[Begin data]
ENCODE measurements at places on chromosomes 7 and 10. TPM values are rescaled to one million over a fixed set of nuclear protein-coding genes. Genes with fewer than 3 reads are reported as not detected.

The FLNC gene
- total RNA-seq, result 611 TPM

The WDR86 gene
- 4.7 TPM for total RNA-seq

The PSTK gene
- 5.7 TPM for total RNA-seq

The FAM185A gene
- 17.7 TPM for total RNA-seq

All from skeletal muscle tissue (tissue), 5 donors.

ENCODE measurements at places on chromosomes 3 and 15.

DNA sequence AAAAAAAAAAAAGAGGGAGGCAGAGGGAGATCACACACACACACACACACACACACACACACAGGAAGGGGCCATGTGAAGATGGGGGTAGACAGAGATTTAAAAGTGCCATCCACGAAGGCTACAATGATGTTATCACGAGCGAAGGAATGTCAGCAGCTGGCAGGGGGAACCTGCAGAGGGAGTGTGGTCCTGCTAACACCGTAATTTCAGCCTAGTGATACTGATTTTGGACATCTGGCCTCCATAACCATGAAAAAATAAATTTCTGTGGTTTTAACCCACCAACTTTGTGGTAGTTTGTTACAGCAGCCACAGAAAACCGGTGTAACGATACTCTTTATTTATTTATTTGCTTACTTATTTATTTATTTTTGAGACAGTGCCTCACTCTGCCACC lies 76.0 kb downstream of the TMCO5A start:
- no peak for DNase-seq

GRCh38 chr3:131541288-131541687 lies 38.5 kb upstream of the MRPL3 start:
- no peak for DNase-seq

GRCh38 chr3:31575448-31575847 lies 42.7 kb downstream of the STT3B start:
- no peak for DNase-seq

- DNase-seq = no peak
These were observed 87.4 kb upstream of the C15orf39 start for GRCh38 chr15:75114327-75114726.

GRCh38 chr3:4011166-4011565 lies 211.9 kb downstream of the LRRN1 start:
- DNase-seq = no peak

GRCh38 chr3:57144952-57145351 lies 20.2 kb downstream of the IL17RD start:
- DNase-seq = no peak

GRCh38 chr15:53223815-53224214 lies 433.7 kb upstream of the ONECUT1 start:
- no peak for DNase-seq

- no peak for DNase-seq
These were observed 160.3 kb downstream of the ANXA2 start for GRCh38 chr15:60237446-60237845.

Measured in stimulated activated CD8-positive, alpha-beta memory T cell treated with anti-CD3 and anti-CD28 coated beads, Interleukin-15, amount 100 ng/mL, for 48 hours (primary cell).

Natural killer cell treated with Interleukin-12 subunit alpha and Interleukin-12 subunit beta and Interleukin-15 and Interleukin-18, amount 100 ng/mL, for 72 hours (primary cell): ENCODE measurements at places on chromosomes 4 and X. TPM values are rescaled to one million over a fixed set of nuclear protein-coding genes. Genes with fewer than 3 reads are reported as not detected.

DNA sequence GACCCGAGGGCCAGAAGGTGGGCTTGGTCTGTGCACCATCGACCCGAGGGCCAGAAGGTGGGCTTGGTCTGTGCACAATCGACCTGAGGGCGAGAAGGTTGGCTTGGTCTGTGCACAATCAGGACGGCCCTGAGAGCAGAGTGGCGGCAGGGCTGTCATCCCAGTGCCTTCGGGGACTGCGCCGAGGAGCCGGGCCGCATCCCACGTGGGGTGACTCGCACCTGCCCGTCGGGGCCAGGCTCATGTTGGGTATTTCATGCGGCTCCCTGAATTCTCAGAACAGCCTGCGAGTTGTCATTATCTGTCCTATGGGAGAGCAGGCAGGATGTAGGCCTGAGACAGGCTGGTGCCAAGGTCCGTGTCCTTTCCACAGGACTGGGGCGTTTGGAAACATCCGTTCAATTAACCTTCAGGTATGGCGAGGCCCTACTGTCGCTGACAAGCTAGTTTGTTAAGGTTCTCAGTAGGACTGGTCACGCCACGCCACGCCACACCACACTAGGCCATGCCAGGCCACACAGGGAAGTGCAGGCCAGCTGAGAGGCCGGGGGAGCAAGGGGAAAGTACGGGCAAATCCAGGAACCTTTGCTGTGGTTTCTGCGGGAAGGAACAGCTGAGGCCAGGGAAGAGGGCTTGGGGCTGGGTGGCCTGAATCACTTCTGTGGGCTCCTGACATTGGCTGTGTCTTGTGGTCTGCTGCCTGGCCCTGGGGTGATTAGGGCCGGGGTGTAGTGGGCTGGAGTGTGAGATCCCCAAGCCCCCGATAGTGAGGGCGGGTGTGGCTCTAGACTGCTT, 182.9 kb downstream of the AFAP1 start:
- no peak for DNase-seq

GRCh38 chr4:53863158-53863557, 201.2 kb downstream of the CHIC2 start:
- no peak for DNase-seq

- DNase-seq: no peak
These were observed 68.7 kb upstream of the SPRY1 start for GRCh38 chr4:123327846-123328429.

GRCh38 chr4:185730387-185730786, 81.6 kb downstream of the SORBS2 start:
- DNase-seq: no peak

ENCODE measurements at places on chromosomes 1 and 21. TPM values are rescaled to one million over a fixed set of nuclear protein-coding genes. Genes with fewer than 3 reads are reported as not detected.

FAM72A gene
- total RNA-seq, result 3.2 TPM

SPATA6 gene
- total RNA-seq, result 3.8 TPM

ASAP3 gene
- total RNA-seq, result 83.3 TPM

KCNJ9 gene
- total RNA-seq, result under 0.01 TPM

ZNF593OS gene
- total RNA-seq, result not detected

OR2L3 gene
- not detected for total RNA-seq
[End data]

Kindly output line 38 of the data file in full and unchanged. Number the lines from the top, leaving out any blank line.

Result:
ENCODE measurements at places on chromosomes 1 and 21. TPM values are rescaled to one million over a fixed set of nuclear protein-coding genes. Genes with fewer than 3 reads are reported as not detected.